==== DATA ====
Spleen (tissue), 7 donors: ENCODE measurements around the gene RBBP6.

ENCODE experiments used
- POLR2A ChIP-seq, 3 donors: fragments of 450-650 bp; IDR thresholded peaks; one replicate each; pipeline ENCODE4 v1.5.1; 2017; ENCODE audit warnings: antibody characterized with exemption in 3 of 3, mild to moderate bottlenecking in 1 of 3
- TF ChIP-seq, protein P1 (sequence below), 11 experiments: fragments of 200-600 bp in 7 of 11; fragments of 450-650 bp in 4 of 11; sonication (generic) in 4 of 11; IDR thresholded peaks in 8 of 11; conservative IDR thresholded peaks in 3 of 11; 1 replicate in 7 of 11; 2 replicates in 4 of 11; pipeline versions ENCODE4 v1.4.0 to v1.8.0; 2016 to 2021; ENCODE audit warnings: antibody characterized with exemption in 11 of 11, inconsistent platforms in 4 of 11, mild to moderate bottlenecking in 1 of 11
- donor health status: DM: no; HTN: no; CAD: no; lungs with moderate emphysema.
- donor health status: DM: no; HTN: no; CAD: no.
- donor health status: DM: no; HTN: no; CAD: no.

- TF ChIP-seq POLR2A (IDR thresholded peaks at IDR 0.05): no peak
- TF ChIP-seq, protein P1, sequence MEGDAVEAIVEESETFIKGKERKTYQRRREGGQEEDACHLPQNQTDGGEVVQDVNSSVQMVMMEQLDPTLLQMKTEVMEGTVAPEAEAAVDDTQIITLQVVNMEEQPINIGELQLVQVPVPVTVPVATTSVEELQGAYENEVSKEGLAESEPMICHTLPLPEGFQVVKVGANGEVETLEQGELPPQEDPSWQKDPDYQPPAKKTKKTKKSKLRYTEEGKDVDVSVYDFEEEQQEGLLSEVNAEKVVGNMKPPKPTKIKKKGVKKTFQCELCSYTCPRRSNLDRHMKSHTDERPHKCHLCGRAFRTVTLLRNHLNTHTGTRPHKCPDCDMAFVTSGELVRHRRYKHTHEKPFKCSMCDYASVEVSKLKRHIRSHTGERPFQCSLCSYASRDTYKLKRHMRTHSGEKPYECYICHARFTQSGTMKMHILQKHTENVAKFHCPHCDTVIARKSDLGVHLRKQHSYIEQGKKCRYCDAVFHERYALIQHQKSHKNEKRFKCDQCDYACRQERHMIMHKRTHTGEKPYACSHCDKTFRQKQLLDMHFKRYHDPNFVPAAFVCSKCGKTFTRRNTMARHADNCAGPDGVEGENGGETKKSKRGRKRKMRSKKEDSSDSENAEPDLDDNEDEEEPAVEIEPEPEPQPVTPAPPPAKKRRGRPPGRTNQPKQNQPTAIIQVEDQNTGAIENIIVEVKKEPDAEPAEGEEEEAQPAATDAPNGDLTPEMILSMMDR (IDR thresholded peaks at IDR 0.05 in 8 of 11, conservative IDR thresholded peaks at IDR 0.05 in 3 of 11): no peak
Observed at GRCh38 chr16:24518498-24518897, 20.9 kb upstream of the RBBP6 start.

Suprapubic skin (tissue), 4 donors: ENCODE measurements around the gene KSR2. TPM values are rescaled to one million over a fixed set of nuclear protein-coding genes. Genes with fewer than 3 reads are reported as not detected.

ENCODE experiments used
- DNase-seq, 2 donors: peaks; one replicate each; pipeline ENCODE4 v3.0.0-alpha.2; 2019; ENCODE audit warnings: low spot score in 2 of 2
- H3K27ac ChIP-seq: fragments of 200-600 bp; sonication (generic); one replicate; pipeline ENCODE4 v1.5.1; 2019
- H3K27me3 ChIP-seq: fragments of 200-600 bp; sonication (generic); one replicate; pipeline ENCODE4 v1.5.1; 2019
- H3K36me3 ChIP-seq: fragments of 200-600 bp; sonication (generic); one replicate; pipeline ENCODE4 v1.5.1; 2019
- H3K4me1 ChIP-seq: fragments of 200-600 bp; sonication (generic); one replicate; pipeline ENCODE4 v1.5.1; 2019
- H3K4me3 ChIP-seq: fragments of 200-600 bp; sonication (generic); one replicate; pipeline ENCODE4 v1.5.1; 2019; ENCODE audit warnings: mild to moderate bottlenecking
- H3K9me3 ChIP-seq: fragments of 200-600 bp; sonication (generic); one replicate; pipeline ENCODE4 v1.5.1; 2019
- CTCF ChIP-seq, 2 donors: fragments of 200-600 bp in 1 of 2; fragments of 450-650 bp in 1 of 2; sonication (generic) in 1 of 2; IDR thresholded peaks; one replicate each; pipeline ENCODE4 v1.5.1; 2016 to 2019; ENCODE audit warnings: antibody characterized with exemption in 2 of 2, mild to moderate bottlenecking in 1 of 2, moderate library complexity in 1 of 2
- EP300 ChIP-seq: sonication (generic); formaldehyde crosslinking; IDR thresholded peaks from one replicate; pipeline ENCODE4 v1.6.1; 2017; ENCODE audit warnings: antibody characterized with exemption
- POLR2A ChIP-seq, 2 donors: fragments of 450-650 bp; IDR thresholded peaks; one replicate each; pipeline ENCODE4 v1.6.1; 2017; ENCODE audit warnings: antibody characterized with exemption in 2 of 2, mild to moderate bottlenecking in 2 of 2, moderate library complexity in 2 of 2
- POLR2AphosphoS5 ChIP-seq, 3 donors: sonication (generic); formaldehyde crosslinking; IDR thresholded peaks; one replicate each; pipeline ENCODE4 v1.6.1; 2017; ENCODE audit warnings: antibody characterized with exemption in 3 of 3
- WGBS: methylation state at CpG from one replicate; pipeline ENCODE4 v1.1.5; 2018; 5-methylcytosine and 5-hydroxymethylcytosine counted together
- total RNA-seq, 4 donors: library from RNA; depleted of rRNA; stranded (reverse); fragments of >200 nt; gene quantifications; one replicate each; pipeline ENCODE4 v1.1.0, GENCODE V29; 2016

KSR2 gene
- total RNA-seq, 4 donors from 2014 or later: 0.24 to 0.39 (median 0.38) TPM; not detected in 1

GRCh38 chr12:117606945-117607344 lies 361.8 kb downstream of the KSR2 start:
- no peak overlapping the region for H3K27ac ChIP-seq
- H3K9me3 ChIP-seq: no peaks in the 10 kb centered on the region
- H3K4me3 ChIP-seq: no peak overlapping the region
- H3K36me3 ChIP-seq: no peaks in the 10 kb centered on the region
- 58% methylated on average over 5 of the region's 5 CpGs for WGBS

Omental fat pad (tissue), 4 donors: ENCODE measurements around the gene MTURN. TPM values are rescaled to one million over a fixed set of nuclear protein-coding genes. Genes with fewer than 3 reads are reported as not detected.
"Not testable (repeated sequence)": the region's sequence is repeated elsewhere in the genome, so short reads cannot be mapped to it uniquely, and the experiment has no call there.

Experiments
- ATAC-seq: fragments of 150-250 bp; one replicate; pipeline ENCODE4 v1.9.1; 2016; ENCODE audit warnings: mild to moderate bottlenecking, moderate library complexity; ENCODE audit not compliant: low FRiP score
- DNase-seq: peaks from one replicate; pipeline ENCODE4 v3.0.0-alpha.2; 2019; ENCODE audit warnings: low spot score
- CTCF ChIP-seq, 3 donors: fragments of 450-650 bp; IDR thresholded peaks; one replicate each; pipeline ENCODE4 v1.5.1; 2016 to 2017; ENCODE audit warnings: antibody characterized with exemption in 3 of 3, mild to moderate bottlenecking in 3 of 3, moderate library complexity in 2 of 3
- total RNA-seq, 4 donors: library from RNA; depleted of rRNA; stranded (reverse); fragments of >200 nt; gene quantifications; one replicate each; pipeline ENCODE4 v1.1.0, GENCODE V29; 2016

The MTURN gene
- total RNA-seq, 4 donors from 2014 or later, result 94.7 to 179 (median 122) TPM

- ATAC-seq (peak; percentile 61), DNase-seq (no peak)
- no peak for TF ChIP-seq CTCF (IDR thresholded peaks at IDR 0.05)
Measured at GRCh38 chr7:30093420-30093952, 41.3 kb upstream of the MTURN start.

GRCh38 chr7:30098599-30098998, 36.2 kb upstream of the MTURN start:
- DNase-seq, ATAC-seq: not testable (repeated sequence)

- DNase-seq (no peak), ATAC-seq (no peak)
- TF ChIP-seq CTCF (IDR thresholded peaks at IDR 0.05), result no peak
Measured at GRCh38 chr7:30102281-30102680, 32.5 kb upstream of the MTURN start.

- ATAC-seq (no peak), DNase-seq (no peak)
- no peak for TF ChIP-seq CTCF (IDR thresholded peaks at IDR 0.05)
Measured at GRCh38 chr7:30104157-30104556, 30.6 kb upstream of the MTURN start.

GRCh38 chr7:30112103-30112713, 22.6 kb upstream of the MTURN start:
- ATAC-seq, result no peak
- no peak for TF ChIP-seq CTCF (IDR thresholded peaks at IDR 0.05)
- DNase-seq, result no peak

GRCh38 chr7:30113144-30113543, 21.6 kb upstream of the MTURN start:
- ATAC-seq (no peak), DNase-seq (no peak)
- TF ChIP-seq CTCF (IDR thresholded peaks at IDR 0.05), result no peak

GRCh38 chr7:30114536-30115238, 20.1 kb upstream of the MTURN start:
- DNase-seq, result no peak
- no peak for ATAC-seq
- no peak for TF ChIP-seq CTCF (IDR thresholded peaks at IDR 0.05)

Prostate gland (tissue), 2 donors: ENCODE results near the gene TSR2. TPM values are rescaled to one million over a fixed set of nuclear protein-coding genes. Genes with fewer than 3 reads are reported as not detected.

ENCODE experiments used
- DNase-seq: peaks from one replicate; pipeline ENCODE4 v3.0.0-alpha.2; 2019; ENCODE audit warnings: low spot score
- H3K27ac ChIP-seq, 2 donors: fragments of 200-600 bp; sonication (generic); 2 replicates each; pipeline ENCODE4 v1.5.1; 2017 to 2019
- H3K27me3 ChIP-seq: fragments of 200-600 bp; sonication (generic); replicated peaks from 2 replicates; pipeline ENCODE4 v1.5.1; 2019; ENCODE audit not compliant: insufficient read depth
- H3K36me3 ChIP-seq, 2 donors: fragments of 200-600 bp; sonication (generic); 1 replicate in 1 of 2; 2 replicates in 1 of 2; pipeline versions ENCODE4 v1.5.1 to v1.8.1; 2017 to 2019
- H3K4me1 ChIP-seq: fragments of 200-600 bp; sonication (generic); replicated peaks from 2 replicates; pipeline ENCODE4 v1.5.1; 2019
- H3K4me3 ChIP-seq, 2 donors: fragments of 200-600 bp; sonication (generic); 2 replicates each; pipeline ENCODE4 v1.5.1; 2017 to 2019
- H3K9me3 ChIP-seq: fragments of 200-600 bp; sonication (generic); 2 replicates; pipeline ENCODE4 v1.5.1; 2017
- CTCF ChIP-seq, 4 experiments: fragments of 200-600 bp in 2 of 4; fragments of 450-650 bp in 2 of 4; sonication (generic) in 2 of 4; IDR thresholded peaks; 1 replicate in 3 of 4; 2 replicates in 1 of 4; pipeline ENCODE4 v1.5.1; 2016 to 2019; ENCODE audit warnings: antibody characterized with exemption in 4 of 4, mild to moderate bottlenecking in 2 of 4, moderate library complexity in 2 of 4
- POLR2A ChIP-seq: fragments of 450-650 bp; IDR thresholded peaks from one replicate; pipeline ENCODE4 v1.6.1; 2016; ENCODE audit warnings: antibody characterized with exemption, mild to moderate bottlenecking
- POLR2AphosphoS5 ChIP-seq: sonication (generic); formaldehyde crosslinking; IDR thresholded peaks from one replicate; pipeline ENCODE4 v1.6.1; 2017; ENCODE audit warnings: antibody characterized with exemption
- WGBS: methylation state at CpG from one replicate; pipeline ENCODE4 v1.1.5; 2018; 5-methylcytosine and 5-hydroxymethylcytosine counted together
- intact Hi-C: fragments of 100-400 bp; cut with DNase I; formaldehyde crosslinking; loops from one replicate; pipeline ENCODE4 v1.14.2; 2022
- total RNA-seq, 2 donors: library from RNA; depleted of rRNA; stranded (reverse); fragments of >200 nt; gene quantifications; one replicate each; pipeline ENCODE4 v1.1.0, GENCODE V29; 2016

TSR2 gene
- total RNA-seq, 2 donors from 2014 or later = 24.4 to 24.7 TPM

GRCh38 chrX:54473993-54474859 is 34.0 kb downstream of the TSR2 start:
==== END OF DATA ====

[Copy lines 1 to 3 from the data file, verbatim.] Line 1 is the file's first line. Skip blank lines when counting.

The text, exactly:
Spleen (tissue), 7 donors: ENCODE measurements around the gene RBBP6.

ENCODE experiments used
- POLR2A ChIP-seq, 3 donors: fragments of 450-650 bp; IDR thresholded peaks; one replicate each; pipeline ENCODE4 v1.5.1; 2017; ENCODE audit warnings: antibody characterized with exemption in 3 of 3, mild to moderate bottlenecking in 1 of 3